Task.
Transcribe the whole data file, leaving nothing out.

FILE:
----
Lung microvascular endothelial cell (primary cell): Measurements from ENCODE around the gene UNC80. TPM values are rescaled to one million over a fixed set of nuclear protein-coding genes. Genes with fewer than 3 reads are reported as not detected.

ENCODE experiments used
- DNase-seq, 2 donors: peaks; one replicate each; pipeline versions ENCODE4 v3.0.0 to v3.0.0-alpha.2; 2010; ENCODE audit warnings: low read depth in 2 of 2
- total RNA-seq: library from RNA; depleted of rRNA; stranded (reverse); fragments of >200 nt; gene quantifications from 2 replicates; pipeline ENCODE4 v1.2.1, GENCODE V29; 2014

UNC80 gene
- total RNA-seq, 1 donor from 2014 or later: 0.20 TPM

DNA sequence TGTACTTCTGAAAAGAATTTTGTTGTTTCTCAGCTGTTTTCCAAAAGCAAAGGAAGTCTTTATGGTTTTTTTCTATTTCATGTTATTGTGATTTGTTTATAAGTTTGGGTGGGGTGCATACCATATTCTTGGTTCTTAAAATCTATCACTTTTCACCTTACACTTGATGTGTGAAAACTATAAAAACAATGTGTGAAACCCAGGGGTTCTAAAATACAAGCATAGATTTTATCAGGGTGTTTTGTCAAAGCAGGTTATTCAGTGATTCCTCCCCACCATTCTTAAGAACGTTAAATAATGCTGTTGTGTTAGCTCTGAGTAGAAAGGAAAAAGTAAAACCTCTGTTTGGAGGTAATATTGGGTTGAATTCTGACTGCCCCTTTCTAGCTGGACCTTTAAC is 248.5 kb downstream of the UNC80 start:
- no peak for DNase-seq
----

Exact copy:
Lung microvascular endothelial cell (primary cell): Measurements from ENCODE around the gene UNC80. TPM values are rescaled to one million over a fixed set of nuclear protein-coding genes. Genes with fewer than 3 reads are reported as not detected.

ENCODE experiments used
- DNase-seq, 2 donors: peaks; one replicate each; pipeline versions ENCODE4 v3.0.0 to v3.0.0-alpha.2; 2010; ENCODE audit warnings: low read depth in 2 of 2
- total RNA-seq: library from RNA; depleted of rRNA; stranded (reverse); fragments of >200 nt; gene quantifications from 2 replicates; pipeline ENCODE4 v1.2.1, GENCODE V29; 2014

UNC80 gene
- total RNA-seq, 1 donor from 2014 or later: 0.20 TPM

DNA sequence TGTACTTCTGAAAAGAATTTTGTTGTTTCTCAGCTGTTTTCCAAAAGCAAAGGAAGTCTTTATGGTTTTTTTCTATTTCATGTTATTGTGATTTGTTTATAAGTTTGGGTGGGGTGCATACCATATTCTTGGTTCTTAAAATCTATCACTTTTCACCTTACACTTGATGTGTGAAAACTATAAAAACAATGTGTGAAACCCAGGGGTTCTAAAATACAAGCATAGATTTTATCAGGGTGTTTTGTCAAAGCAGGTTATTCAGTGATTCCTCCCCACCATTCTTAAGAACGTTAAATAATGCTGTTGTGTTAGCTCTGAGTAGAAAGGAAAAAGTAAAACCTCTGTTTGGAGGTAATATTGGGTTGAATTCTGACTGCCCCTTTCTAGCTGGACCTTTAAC is 248.5 kb downstream of the UNC80 start:
- no peak for DNase-seq